[avatar user=”lmccullough” size=”thumbnail” align=”left” /]
The first month of the year has been off to a great start in the steel industry as higher prices continue to hold at an elevated level. 2017 ended on a high note with ferrous scrap prices closing at $370 per tonne, reported by Recycling International. This does not seem like a flash in the pan because in the following weeks, scrap metal prices have evened out at $350-355 per tonne and $355-360 for shredded ferrous scrap. These prices could continue to move with recent talks of import tariffs.
The last week has been eventful for the scrap metal industry with the imposed tariffs on certain commodities coming from China like solar panels and washing machines. Important to the automotive industry there have also been talks of proposed tariffs on China’s steel exports to the U.S. China and others in the Asian market have increased the output of steel with South Korea increasing 3.4% and China 5.3% from last year. There is a trend that powers in the world including the U.S. are starting to limit the imports from China.
China’s Commerce Ministry has vowed to “resolutely defend” its interests if Trump seeks significant trade remedies. The state-run Global Times, in a recent editorial, warned U.S. leaders should realize China is not “a tamed sheep.” –China Will Act if Trump Hits Out On Trade, American Business Group Warns, LA Times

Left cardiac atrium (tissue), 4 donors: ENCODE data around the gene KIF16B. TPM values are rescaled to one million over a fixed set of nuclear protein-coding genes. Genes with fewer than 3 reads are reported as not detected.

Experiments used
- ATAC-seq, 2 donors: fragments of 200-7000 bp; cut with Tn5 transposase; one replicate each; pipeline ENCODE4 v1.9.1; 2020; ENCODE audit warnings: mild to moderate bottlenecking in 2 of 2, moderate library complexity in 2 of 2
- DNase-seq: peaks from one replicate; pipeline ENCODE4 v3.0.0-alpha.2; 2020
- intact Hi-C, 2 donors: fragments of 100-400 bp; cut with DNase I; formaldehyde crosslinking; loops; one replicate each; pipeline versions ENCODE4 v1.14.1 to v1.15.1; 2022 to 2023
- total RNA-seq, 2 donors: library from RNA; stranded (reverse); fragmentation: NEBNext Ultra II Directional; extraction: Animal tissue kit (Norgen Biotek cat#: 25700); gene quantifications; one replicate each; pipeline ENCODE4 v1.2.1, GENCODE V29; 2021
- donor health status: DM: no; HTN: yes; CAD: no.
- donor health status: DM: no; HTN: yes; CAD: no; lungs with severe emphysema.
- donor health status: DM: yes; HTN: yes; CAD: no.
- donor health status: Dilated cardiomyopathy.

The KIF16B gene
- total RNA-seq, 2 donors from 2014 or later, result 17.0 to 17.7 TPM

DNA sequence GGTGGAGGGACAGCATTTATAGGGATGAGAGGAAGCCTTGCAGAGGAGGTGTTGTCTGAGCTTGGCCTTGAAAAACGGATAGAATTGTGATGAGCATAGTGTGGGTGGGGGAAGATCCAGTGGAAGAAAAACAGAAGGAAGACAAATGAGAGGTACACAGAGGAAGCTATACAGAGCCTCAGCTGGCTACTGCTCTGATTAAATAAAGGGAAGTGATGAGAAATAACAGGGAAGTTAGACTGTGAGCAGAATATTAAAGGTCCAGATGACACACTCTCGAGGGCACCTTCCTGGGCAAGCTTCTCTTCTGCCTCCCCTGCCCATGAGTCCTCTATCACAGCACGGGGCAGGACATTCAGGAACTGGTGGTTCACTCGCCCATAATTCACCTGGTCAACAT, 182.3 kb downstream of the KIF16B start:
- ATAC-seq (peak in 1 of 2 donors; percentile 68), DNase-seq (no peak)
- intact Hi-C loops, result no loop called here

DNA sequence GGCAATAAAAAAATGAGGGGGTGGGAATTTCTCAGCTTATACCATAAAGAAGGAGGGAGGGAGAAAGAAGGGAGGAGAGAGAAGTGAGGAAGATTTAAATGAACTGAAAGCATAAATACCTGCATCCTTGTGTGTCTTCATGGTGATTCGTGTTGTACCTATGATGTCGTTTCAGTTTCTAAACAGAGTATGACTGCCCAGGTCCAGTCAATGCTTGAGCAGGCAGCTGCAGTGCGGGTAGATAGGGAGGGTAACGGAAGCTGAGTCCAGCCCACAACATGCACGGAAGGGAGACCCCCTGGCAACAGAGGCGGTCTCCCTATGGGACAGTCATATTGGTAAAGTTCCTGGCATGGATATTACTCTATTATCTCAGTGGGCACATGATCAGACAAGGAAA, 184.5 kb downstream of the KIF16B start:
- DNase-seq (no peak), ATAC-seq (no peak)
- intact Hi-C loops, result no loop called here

China has already retaliated by giving tougher requirements on soybeans which is one of America’s biggest exports to the country. This is just the beginning for China as anti-dumping investigations could start on more American imports on a much grander scale if trade negotiations continue to falter. How will these tariffs affect the auto industry though?
A tariff is a tax or duty to be paid on a particular class of imports and exports. This tariff is proposed to increase the production of steel in the U.S. Two of the biggest industries that would be affected by this nationally would be the defense industry and the automotive industry. The appointed tax will have pros and cons for the national steel industry.
A pro for these tariffs is that it will give an increased opportunity to American steelmakers. The price of steel could hold at its current elevated level as long as there is a strong demand for steel domestically. The scrap metal industry could face a possible drop off if demand slows and scrap starts to pile up around the country. High domestic pricing could also push the production of automobiles to neighboring countries like Mexico and Canada. It depends on how long the automotive companies stick it out for until the cost is too much. The new tariff will try and stimulate an industry and bring jobs back to a sector looking for a resurgence, but how long will other industry’s hold out before leaving the country because of this.